Painting your house is probably the least expensive and highest impact thing you can do to improve the appearance of your home. Even if you are renting, if your landlord gives you the go ahead, a fresh coat of paint in your desired color can make a rental property feel more like home. A gallon of paint typically costs about $20 and if you purchase a 5-gallon bucket the price per gallon drops. Although painting is an easy DIY project, choosing paint colors can be incredibly hard. Here are a few tips to help you out along the way.
Tip #1: Get Inspired
Do you have a decorative pillow or a vase that you absolutely love? Bring your inspiration item into the paint store to help you get started. Most paint stores have a scanner so you can match a paint color to almost anything (many of the major paint brands have even developed smartphone applications for this with design tools built in). Once you know what the closest color match is, pick out all of the pamphlets that use your color (or any close variations). These pamphlets tend to group colors that go really well together, and are provided to give you ideas. Even if you don’t paint with your original accent color, you can come up with complimentary colors to surround the accents you already have. You can also look through magazines and online photos for further inspiration.
Tip #2: Sample your colors
Paint samples look different in various lighting conditions and the actual paint will look different when painted. Once you narrow your possible paint choices down to just a few colors, order a sample of each. Samples are typically inexpensive, and may even be free at some paint stores. Paint each sample on a test board that you can move around the house. Study the colors for a few days in different lighting conditions; the color will look different at night with household lights on versus during the day with all of the blinds open. This will give you a better feel for the color and if it is right for your home.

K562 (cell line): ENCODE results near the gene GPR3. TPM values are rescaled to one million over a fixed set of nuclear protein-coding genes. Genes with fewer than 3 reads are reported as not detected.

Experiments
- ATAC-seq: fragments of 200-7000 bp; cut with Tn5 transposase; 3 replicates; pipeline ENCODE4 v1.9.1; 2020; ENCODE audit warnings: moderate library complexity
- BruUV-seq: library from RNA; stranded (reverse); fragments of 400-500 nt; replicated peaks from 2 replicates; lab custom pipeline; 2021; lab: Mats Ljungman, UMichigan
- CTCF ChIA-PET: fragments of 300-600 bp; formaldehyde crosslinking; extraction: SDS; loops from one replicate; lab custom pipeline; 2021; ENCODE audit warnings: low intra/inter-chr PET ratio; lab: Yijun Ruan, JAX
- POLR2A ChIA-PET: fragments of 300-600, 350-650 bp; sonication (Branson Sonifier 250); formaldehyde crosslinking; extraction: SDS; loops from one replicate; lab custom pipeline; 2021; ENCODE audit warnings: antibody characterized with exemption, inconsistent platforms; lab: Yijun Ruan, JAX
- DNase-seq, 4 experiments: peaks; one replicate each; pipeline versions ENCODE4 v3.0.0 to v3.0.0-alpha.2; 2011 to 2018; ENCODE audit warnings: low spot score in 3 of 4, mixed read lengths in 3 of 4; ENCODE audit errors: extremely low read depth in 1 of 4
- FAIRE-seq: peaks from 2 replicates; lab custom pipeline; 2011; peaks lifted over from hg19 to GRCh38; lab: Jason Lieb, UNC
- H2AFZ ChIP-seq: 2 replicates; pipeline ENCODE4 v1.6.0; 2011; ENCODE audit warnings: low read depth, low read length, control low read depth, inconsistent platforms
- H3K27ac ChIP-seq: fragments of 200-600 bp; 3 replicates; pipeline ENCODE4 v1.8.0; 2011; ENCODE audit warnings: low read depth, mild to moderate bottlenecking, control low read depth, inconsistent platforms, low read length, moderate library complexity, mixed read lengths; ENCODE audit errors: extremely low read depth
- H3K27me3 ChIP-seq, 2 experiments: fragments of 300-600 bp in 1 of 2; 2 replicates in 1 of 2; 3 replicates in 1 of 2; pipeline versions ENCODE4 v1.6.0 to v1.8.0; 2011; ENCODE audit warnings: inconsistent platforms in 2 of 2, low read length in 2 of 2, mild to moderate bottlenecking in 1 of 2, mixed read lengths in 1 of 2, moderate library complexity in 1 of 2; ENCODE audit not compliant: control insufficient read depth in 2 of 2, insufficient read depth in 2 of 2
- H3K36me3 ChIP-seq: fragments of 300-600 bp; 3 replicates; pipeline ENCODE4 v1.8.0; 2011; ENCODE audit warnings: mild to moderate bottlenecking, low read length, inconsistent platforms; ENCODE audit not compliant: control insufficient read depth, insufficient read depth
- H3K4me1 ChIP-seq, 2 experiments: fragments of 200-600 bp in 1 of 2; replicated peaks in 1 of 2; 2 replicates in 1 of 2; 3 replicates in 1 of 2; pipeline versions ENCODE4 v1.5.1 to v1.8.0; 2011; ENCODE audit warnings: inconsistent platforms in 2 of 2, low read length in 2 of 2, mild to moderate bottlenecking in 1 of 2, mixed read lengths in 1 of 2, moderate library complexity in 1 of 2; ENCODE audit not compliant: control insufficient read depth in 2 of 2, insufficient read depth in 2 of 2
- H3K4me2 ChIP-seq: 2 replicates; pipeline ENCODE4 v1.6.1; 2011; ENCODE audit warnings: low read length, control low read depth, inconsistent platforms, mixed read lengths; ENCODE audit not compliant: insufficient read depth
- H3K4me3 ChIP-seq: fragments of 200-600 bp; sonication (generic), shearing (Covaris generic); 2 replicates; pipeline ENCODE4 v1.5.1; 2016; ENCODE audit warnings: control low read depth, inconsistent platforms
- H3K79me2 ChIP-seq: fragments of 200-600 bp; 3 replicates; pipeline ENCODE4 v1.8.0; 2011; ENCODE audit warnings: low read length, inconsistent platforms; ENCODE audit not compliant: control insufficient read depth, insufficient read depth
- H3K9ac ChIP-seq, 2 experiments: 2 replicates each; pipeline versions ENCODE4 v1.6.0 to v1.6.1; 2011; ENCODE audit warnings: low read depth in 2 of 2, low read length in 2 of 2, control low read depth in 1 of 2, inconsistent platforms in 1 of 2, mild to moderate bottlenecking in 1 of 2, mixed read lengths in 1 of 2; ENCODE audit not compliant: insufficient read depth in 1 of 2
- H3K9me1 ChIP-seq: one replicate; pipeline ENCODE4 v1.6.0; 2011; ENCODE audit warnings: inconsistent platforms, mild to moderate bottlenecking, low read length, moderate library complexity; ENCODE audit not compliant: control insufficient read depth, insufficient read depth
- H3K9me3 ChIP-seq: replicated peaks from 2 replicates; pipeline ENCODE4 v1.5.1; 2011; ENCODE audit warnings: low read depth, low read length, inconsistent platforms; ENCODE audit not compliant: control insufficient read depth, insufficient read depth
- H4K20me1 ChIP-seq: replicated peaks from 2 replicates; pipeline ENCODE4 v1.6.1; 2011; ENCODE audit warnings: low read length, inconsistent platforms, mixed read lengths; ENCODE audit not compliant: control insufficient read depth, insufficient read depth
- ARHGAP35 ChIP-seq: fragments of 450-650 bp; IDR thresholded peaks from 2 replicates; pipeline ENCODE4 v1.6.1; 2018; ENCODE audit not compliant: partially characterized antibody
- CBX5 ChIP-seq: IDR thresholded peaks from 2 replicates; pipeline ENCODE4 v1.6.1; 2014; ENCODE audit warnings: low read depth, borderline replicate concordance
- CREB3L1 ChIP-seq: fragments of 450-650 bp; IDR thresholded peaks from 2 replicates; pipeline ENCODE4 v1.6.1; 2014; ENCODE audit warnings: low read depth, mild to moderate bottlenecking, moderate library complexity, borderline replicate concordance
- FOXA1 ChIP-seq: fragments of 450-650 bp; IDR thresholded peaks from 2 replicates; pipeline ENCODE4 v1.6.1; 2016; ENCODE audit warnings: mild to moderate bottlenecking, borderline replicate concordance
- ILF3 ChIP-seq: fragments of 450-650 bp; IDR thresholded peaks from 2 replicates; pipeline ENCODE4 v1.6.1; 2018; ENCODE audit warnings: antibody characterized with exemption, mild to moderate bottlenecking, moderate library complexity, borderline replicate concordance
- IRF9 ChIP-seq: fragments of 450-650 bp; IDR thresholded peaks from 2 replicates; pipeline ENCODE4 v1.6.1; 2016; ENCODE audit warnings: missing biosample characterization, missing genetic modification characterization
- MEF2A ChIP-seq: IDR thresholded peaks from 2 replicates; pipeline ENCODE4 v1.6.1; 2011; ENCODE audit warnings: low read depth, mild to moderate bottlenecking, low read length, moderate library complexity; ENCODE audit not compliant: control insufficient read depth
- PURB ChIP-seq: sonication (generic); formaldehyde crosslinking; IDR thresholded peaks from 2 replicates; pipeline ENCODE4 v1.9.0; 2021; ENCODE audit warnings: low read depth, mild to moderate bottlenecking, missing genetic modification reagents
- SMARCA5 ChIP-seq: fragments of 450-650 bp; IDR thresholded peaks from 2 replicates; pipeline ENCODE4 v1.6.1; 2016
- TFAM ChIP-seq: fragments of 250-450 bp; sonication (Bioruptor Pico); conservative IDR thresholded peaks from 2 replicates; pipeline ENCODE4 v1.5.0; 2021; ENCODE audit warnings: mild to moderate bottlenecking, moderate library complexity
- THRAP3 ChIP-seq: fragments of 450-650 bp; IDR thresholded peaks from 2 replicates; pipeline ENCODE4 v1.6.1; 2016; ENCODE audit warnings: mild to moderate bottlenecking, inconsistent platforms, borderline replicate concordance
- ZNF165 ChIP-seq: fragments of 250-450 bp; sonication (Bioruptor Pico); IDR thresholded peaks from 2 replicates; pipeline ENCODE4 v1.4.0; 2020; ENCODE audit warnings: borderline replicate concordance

Tip #3: Buy extra paint
Although every paint color is determined by a specific formula, each time colors are mixed, the result will be slightly different. In general, you tend to use more paint then you originally plan for, and the last thing you want is to run out mid-wall or have no extra paint for touch-ups. If you do run out of paint, go ahead and match your color at the paint store, and start the new batch on a new wall. If you isolate the new paint batch to a separate wall, your eye is less likely to pick up the differences (mid-wall tends to be very obvious). If you buy multiple 1-gallon containers of paint initially, consider purchasing an empty 5-gallon bucket to mix your gallons together in (this will eliminate any slight variations between the gallons).
Tip #4: Don’t be afraid
Painting is intimidating, but don’t let that intimidation stop you from jumping in. As stated before, paint is fairly inexpensive and easy to change. If you end up with a color you just aren’t sure of or if you change your furniture down the road, you can always repaint (although before you rush to change your paint color, I suggest living with it for a bit to see if it grows on you).
I hope this blog helps you to start your painting process. For further help with design, check out these 10 Tips for Picking Paint Colors from HGTV.